It’s just crazy how facts get in the way of a good argument isn’t it? People will continue to talk about the class act that Roy Williams was for not trying to get recruits to follow him, but how much of a chance did he have? How many really wanted to follow him to Chapel Hill? Show me some evidence that kids wanted to go with him and he told them no. What I do know for sure is that when one of those recruits became available a year later, Williams sure was ready to pounce.
Now moving on to the case of Bob Huggins’ departure from Kansas State to West Virginia. This was a big deal because Huggins’ recruiting class featured Michael Beasley, one of the top players in the country. So what people say, is that Huggins could have taken Beasley with him to West Virginia, but chose not to. That’s just dead wrong. Beasley was only going to Kansas State because his former AAU coach and close friend Dalonte Hill was on Huggins’ staff at Kansas State. K State then paid Hill a bunch of money to keep him on Frank Martin’s staff in Manhattan as associate head coach and thus, Beasley followed through on his commitment. If you don’t think that Beasley was simply going wherever Hill was, explain to me why he was committed to Charlotte when Hill was on Bobby Lutz staff, before he took the job with Huggins at Kansas State and explain this quote from Beasley from an article by Grant Wahl of SI.com after Hill had taken the Kansas State job,
“My first question for Dalonte was, ‘What is Kansas State?'” says Beasley. “I couldn’t find Kansas on a map. I didn’t know it was a big-time school. But then my trust kicked in. Loyalty means everything to me.”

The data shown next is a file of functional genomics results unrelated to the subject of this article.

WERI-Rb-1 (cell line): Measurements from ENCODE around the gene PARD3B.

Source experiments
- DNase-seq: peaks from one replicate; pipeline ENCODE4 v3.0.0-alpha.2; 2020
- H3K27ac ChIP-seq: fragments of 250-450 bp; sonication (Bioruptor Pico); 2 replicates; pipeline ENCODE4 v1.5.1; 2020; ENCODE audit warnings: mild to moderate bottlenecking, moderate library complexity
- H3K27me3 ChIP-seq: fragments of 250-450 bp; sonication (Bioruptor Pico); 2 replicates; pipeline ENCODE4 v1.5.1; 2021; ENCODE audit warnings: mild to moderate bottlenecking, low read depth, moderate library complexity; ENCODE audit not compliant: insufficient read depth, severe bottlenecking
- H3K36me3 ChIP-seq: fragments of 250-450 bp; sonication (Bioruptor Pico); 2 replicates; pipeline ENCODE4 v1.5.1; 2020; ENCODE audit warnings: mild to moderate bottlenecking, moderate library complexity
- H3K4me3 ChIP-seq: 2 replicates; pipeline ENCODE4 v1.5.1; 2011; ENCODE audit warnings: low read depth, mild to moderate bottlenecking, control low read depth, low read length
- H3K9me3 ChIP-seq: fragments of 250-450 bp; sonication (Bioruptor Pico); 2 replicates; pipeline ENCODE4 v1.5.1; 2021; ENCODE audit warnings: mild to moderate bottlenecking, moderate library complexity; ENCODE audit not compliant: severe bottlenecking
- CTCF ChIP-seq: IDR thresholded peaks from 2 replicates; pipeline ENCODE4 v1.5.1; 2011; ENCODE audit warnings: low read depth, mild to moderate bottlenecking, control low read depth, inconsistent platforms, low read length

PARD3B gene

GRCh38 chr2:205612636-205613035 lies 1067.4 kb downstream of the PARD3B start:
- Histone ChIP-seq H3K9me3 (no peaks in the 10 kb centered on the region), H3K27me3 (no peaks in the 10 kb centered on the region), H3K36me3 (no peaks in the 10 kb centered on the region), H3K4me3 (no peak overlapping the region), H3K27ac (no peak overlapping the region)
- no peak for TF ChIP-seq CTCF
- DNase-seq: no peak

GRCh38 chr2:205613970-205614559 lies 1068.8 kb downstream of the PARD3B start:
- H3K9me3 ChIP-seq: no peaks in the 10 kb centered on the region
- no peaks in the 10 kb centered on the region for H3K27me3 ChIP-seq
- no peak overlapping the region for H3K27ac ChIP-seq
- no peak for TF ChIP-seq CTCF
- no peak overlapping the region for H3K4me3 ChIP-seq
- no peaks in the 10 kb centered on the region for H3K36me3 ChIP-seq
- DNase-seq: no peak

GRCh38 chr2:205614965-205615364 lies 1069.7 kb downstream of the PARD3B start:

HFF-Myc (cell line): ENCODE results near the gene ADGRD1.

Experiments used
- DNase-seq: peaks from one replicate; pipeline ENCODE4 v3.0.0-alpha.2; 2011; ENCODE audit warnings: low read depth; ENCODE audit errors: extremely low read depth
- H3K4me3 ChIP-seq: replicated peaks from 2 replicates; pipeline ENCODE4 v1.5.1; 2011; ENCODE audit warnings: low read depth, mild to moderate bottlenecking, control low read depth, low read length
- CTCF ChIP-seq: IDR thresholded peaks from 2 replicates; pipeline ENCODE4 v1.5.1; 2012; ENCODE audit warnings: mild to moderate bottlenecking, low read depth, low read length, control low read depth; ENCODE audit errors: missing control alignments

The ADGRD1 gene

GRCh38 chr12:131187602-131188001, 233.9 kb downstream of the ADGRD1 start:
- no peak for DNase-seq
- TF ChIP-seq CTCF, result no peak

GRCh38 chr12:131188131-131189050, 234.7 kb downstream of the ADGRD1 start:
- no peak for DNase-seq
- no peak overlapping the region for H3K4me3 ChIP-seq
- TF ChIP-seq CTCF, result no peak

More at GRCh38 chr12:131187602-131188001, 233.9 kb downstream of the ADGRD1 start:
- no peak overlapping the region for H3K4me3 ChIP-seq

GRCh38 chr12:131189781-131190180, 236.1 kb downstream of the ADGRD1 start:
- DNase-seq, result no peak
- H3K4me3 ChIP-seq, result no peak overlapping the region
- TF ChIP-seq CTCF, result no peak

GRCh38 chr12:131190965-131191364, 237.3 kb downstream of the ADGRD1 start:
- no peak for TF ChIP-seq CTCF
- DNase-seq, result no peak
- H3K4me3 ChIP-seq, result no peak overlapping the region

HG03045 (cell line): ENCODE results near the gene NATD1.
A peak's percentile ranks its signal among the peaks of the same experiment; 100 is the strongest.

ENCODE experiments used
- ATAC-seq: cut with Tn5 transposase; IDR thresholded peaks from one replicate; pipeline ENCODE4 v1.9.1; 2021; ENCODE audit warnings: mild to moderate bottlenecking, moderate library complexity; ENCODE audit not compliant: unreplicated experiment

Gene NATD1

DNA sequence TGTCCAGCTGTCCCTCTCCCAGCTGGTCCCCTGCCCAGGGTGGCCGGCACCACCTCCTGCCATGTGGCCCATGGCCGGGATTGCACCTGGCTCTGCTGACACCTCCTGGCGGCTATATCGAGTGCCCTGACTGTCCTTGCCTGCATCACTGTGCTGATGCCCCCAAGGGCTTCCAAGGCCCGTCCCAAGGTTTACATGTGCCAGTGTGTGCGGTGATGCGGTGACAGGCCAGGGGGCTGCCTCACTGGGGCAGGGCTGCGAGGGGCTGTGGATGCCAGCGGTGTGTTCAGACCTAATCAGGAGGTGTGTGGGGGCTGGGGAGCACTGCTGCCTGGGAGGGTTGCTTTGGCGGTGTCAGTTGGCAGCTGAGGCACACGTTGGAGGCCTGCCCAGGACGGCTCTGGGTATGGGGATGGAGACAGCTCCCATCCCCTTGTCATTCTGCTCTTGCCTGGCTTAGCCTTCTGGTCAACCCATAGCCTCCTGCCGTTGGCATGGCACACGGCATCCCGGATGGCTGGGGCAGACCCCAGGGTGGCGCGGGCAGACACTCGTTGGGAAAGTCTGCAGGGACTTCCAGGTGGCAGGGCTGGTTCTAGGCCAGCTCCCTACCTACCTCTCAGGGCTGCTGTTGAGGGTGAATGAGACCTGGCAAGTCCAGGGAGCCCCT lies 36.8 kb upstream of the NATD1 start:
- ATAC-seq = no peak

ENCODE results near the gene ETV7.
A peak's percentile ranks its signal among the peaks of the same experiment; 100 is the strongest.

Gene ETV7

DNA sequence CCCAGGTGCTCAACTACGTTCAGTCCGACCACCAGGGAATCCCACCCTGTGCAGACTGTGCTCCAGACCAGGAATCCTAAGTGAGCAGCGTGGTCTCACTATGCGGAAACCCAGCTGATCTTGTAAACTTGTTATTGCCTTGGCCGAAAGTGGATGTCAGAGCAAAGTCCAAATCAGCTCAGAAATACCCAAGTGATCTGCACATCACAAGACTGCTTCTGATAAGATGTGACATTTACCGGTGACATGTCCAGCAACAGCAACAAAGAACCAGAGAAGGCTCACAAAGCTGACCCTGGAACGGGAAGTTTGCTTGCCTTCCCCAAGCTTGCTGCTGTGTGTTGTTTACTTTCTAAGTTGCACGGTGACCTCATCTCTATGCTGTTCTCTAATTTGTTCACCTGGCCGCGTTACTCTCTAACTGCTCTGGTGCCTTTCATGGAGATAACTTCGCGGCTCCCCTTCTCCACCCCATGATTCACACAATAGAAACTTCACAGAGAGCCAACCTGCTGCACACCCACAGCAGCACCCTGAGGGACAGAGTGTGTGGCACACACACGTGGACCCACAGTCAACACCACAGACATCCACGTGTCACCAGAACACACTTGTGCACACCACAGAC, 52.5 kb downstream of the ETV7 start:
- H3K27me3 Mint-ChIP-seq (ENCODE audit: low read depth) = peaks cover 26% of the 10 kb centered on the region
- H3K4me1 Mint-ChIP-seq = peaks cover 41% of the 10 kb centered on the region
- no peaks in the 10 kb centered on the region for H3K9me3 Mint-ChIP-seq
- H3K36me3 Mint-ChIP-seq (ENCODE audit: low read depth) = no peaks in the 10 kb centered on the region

Really sounds like a player who would leave Hill behind just to follow Huggins doesn’t it? Further complicating the issue was that Kansas State AD Tim Heiser had said he would not release Beasley from his letter of intent so if he did go anywhere else he would have had to sit out a year. That’s a tough predicament for a guy known by everyone to be planning to head to the NBA after just one year of college. The bottom line is that the only way Huggins could have gotten Beasley to WVU would have been to hire Hill on his staff AND talk Heiser and K State into releasing him from his LOI. Not exactly a case of Huggins simply making the ethical decision not to recruit Beasley to come with him.
The other player brought up in the Huggins situation makes no sense at all. For whatever reason, people keep throwing Bill Walker’s name in with Beasley in this case. What they fail to realize is that Walker was already at Kansas State at the time and had played six games during the second semester before getting injured. So, he would have had to sit out if he transferred and he was also looking to get to the NBA as soon as possible so that wasn’t really an option for him.
So before anyone gets on their soapbox about how Cal is dirty and unethical, and praises other coaches for their classy behavior, maybe an examination of the facts would help.
In many, if not most, instances, kids sign to play with a coach more than a program. If that coach leaves a program for a new one, it’s not surprising to think that some of his recruits will want to follow him. I don’t think anyone would expect that coach to tell the kid he can’t come to the new school with him. Should he be out actively trying to steal kids that are still committed to his old school? No. However, if the kid opts out of his old commitment and wants to commit to the new school, the coach should not be expected to turn his back on the recruits and tell them “No, you must either go to the old school or elsewhere, but I will not take you here.” That is ridiculous! If a kid wants to play for him and has opted out of his LOI or previous commitment and is now essentially a free agent, any coach, including the one he was originally committed to, should have the right to recruit him and given the opportunity I think most coaches, not just John Calipari, would do just that.